Given that the current showroom has room for 20 cars “if we jam them in,” the new capacity of 45 units will be a welcome change.
Vehicles navigating between floors will use a ramp system that connects the first four levels. Morris assures the wide internal ramps will be “conducive to novice customers.”
“We used the turning radius of a Phantom EWB to ensure the turns were wide enough for all of our models.”
Customers will use a staircase or elevator to get from floors four to five; cars get their own elevator.
The current facility at 740 Dupont Street is essentially in the middle of nowhere for a car dealership.
Though it is close to Forest Hill and its well-heeled residents, the old store, as Morris explains, is difficult to get to, landlocked, restricted in bays, showroom space and customer parking.
In other words, everything a dealership does not want.
“We decided a few years ago we needed to find a new facility knowing, particularly with Jaguar Land Rover, which are the volume brands, knowing their direction and where they are going towards 2020, we said we have to move and move as soon as possible.”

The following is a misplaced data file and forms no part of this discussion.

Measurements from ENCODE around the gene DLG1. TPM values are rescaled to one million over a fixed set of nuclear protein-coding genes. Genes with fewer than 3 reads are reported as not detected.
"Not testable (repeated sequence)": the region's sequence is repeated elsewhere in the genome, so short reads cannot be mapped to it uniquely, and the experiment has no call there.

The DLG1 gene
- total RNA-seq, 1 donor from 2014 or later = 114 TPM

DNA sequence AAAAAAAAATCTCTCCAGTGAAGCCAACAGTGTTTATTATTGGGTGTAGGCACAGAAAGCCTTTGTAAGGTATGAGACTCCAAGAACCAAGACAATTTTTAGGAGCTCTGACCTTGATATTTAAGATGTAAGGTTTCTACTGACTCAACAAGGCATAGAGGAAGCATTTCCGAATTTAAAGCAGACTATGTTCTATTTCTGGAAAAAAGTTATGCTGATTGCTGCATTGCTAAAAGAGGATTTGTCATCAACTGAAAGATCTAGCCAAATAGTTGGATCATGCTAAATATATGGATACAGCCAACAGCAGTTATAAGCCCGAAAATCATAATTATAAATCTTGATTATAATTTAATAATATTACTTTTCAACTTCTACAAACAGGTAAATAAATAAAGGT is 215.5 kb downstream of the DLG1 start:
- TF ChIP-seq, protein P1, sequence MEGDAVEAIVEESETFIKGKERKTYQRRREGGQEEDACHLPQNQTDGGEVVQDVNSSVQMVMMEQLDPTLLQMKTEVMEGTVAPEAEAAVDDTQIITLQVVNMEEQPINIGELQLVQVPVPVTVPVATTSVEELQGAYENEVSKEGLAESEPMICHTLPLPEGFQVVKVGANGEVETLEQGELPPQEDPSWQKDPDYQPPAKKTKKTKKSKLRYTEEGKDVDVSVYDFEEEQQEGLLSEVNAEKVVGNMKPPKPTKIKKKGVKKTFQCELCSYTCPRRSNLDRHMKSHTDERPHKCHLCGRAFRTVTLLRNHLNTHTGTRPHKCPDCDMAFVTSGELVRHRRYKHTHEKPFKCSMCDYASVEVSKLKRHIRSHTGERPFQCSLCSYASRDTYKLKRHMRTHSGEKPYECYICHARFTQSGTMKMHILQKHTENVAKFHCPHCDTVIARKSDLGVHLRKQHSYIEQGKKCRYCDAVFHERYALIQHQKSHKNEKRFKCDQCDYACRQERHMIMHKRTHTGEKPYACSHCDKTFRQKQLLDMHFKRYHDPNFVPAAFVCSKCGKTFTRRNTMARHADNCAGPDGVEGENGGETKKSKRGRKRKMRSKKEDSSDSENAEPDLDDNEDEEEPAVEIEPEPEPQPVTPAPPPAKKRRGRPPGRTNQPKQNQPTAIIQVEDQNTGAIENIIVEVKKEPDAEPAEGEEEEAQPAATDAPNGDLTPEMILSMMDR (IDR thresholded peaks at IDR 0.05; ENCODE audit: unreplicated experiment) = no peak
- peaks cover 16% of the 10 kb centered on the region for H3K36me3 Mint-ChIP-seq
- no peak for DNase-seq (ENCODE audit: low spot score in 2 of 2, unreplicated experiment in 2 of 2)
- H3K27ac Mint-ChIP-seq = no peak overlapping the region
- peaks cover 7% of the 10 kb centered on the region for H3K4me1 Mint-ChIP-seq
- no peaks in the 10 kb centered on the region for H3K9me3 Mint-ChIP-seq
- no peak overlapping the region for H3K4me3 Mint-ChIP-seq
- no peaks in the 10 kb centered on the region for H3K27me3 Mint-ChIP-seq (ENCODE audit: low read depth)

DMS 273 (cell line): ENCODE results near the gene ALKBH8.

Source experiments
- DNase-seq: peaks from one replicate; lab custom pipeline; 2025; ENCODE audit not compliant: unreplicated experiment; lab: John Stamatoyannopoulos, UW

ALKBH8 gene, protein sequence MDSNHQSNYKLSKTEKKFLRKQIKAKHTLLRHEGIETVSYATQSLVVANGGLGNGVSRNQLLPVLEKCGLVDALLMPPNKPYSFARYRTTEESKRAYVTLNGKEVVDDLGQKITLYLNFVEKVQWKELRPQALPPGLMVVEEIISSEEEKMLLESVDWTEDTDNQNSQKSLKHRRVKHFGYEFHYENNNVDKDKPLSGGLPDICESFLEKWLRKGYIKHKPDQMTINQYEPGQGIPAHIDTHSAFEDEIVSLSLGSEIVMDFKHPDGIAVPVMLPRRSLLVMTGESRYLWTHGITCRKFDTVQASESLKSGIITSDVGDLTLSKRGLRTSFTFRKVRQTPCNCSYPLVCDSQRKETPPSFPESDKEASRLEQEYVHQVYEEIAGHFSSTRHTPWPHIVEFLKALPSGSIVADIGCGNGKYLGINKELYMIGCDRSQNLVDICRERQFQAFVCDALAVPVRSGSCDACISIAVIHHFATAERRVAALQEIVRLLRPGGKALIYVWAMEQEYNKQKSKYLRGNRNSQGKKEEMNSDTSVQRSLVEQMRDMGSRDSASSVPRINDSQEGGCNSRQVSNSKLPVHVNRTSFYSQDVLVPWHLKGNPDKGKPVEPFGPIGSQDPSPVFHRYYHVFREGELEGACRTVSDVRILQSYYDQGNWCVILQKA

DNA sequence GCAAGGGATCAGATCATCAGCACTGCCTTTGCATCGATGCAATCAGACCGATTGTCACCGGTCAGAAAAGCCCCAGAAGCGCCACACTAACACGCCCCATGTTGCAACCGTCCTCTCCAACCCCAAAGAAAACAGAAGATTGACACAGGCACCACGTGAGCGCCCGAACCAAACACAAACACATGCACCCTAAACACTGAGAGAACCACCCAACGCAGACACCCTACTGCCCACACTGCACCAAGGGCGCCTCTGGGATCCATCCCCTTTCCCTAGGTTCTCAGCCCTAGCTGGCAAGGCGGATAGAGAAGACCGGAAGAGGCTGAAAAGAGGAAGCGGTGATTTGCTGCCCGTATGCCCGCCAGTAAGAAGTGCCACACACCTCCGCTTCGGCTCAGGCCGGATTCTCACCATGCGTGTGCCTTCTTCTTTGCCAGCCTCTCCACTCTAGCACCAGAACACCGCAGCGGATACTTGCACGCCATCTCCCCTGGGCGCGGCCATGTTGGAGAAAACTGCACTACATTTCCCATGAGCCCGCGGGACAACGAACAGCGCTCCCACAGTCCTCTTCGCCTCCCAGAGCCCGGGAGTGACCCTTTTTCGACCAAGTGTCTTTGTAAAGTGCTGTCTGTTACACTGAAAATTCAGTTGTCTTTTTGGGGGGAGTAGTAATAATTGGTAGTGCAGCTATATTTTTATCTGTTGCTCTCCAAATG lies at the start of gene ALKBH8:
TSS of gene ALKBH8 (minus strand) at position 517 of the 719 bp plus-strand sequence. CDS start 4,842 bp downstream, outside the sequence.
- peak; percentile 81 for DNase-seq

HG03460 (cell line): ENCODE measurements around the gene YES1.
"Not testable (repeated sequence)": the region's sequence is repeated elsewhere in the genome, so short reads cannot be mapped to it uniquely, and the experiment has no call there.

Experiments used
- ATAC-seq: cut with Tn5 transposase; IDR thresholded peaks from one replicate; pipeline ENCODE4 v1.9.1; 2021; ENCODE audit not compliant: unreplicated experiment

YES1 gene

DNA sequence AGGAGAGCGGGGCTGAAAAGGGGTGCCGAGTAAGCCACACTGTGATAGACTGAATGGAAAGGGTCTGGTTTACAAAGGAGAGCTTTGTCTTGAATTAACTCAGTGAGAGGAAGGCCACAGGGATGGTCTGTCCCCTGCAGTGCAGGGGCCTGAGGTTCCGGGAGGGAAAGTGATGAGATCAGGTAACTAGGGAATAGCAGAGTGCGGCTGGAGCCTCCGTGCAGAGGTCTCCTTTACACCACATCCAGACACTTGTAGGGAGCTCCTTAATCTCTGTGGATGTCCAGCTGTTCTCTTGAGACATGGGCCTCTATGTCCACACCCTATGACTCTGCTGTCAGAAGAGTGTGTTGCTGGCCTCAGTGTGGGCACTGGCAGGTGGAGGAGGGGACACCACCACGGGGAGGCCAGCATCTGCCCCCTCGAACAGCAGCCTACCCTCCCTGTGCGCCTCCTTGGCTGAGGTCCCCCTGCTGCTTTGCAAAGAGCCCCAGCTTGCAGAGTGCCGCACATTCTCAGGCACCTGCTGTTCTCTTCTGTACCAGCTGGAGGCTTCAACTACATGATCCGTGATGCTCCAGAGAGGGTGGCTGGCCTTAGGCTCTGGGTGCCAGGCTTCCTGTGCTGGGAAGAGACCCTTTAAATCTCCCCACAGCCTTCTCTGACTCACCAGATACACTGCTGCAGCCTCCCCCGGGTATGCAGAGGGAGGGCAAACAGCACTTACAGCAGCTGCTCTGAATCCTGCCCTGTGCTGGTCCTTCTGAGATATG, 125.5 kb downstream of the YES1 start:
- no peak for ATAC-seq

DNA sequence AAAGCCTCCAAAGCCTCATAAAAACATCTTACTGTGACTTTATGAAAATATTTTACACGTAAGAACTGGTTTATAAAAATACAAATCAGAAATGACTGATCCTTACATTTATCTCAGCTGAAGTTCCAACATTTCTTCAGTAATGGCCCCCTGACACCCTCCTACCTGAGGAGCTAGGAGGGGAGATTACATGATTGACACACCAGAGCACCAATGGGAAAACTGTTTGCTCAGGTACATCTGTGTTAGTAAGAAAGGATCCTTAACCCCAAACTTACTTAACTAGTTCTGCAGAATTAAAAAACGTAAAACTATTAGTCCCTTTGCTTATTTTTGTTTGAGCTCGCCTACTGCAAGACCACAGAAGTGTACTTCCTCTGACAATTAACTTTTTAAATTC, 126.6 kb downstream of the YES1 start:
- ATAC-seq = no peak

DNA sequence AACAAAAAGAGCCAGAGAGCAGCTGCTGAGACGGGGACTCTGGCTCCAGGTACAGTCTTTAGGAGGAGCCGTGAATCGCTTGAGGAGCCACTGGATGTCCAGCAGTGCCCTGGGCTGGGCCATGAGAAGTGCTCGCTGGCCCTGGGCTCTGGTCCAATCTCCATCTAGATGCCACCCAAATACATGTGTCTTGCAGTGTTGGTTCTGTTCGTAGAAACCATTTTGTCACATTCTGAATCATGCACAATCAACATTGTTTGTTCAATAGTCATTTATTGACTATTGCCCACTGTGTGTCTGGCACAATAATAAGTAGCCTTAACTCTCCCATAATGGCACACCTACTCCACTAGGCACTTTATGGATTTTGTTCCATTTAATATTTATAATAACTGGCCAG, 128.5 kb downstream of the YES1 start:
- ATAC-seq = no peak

That volume growth extends to all five marques as super luxury has enjoyed boosts in sales both here and globally.
Jaguar Land Rover were up 3.4 per cent to the end of July in Canada with combined sales of 4,774. Volkswagen Group does not report monthly sales of either Bentley or Lamborghini, but the annual totals for the two latter brands and Rolls Royce were strong coming into 2015 with Rolls Royce up 12 per cent to 4,063 cars; Bentley up nine per cent with 11,020 units; and Lamborghini setting a record year in sales with 2,530 cars delivered worldwide in 2014.
Morris, who spoke to Canadian AutoWorld from California where he was completing Aston Martin training, had just come from New Orleans where he had the opportunity to drive the new Jaguar XE and see the new production version F-Pace, says the expanded dealership dimensions come with new volume targets.
He says the current store will sell 120 Jaguars this year. That number is expected to grow to over 300 in a few years time.
He adds that the Grand Touring-owned Lamborghini Toronto, located in Maple roughly 15 minutes north of the city, is “busting at the seams” despite moving in just a few years ago.